Summary: The tension between the subjection of the world to Christ and the world in which we currently live

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One of the great concerns in our Christian state is when Scripture speaks in a way that describes a world we don’t quite live in yet. The author to the Hebrews today begins talking partly about a current circumstance, but he also talks about what he calls a world to come. And for us many times we get very distracted by that tension that exits between the already and the not yet, between what God says is true and also the world that we live in. Scripture calls the people of God saints, but to look at the people of God, there are times when the term saint seems to be far from what we are. But we are called saints, but we also recognize that we go on sinning in the world. We look at the world that surrounds us, and scripture tells us that the world is in God’s hands, that the world is in Christ’s hands. But yet…

We know and we see day upon day. We see tragedies that overwhelm us. We see disasters in our world, and we wonder, “How can God be in control of this world?” How can all things be subject to God? Well, in this section the author to the Hebrews begins with a very important reality check. A quote from Psalm 8, “What are human beings that you are mindful of them, or mortals that you care for them; you have made them for a little while lower than the angels, you have crowned them with glory and honor, subjecting all things under their feet.” (2:6-8) The question he starts with is why would God care about human beings at all? Why would God be concerned at all? If we believe in a God who is powerful and strong, a God who is holy and righteous, who knows all things and created the world out of noting, then why would that God be concerned with small, created, miserable sinful wretched humanity?

And this became a very important concept, especially in the 18th century, as people, began to understand how large the universe was. The billions of miles, the galaxies so far away, the insignificance of humanity became greater and greater. And so the question of God’s relation to his creation, (if indeed it was his creation), became more and more potent. Especially with regard to God’s relation to this one point in the universe, God’s ultimate creative act, humanity, the enlightenment of the 18th century declared God unconcerned with creation.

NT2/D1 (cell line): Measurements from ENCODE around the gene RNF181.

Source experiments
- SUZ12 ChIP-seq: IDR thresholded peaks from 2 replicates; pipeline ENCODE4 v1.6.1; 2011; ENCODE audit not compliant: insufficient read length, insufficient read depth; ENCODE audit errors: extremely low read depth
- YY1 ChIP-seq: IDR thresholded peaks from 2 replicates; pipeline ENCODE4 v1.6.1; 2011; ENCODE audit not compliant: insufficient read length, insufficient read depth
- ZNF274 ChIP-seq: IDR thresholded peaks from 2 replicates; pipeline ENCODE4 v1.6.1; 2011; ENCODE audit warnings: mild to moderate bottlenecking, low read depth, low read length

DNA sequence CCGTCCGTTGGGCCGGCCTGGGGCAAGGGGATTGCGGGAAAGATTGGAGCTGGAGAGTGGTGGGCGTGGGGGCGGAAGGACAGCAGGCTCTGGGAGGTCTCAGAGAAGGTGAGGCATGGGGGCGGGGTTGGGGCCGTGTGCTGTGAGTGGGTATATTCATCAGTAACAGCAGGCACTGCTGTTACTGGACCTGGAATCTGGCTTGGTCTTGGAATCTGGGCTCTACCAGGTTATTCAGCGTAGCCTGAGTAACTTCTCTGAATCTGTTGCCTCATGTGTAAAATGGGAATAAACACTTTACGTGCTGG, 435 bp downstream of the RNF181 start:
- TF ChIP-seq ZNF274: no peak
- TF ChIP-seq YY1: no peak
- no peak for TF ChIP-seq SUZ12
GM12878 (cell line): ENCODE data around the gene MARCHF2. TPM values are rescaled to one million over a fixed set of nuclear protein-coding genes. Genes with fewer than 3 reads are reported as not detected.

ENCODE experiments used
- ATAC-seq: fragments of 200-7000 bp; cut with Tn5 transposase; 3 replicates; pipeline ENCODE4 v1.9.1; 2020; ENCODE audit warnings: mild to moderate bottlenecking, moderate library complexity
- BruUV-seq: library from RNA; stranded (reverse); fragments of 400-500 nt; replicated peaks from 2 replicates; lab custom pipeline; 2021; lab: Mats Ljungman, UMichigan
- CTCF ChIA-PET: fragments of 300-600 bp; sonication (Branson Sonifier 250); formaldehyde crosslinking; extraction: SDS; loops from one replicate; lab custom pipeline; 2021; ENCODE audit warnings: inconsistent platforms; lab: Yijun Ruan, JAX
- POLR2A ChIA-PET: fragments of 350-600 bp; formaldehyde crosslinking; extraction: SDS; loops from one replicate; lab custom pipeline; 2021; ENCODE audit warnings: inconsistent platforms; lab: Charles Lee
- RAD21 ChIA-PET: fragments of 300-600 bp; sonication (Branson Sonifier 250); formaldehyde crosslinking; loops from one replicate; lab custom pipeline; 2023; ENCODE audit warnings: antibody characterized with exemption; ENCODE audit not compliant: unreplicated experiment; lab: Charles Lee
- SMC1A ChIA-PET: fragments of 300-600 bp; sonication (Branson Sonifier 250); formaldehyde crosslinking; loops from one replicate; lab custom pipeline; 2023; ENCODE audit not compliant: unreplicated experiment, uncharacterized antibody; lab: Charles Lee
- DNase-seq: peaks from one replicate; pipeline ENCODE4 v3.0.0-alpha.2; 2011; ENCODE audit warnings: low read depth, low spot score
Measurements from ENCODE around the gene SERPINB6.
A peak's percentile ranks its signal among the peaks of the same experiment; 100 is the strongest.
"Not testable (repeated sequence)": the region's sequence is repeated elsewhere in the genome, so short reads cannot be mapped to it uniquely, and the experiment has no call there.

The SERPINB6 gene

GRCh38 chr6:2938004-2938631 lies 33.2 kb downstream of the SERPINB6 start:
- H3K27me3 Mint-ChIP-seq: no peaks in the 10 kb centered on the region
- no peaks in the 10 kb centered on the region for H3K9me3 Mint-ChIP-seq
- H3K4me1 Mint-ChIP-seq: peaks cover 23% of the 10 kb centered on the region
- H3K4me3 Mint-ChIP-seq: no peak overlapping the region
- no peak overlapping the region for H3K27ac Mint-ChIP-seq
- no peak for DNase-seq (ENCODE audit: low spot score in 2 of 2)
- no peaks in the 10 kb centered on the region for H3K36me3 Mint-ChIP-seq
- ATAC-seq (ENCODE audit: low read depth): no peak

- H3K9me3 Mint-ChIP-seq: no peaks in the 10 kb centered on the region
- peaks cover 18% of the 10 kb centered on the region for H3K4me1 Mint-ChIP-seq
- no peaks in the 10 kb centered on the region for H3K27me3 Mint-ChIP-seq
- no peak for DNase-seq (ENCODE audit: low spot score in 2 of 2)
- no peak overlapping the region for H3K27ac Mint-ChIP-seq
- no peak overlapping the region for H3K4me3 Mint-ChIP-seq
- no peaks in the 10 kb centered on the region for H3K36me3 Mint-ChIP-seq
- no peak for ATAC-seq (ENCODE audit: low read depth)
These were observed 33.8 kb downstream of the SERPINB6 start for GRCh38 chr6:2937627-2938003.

But we believe something different. That is not what Scripture gives us. Because the Psalmist here looks at his own life in Psalm 8, he knows how insignificant he is, but he looks to God and God tells him and says “…you have made them for a little while lower than the angels; you have crowned them with glory and honor, subjecting all things under their feet.” It is to humanity that glory and honor are given. It is to humanity that all things have been subjected, all things in heaven and on earth. And the author to the Hebrews reiterates the point when he says God left nothing outside their control.

Now think about what that means to us as human beings, that God left nothing outside their control. That is our human destiny, to sit at God’s right hand and have nothing outside our control, to have all things subject to us. It is a remarkable statement to make. But as in all things, even scriptural things, reality creeps in. The next line, “We do not yet see everything in subjection to them.” (v.8) Christians are not idiots; they recognize that there is this gap between who we have been called in God, and who we are in the world in which we live. God has called to rule over all things, but we know and understand that we do not see everything in subjection to us. We cannot control the world in which we live. We cannot control the clouds and the sun. We cannot control the winds and the rain. We cannot control disease and pain. We try. The world tries to make the creation into something else. It is remarkable the lengths we go to control the world. For example, antibiotics began as a good thing, but as time goes on the bacteria become mutated, the antibiotics are less effective, and diseases we never knew existed come to affect us. And we are not in control; what once helped us is now the cause of our demise. So we try to get control on or own terms.

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